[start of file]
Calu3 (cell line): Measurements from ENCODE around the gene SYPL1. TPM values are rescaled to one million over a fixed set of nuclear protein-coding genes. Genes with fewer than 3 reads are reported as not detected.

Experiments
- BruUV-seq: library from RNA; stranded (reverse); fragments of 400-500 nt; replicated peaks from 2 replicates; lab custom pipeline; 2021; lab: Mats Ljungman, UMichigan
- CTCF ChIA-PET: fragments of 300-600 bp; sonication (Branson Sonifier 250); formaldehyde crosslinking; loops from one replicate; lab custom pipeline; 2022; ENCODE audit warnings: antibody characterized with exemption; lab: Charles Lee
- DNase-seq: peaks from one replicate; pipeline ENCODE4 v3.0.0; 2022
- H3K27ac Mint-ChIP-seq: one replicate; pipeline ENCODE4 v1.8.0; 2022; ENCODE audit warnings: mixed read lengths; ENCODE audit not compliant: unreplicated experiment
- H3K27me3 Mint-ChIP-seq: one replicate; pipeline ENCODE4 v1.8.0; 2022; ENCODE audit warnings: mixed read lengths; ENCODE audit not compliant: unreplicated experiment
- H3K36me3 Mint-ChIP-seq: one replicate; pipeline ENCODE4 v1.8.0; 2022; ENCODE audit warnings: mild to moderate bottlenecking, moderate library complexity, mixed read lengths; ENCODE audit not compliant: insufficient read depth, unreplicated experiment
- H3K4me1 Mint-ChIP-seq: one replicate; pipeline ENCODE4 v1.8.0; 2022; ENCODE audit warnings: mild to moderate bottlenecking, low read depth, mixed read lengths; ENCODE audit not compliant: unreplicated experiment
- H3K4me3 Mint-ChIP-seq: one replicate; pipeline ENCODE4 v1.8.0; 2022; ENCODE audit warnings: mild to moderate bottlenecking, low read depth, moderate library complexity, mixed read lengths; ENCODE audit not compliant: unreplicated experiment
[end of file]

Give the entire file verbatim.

Calu3 (cell line): Measurements from ENCODE around the gene SYPL1. TPM values are rescaled to one million over a fixed set of nuclear protein-coding genes. Genes with fewer than 3 reads are reported as not detected.

Experiments
- BruUV-seq: library from RNA; stranded (reverse); fragments of 400-500 nt; replicated peaks from 2 replicates; lab custom pipeline; 2021; lab: Mats Ljungman, UMichigan
- CTCF ChIA-PET: fragments of 300-600 bp; sonication (Branson Sonifier 250); formaldehyde crosslinking; loops from one replicate; lab custom pipeline; 2022; ENCODE audit warnings: antibody characterized with exemption; lab: Charles Lee
- DNase-seq: peaks from one replicate; pipeline ENCODE4 v3.0.0; 2022
- H3K27ac Mint-ChIP-seq: one replicate; pipeline ENCODE4 v1.8.0; 2022; ENCODE audit warnings: mixed read lengths; ENCODE audit not compliant: unreplicated experiment
- H3K27me3 Mint-ChIP-seq: one replicate; pipeline ENCODE4 v1.8.0; 2022; ENCODE audit warnings: mixed read lengths; ENCODE audit not compliant: unreplicated experiment
- H3K36me3 Mint-ChIP-seq: one replicate; pipeline ENCODE4 v1.8.0; 2022; ENCODE audit warnings: mild to moderate bottlenecking, moderate library complexity, mixed read lengths; ENCODE audit not compliant: insufficient read depth, unreplicated experiment
- H3K4me1 Mint-ChIP-seq: one replicate; pipeline ENCODE4 v1.8.0; 2022; ENCODE audit warnings: mild to moderate bottlenecking, low read depth, mixed read lengths; ENCODE audit not compliant: unreplicated experiment
- H3K4me3 Mint-ChIP-seq: one replicate; pipeline ENCODE4 v1.8.0; 2022; ENCODE audit warnings: mild to moderate bottlenecking, low read depth, moderate library complexity, mixed read lengths; ENCODE audit not compliant: unreplicated experiment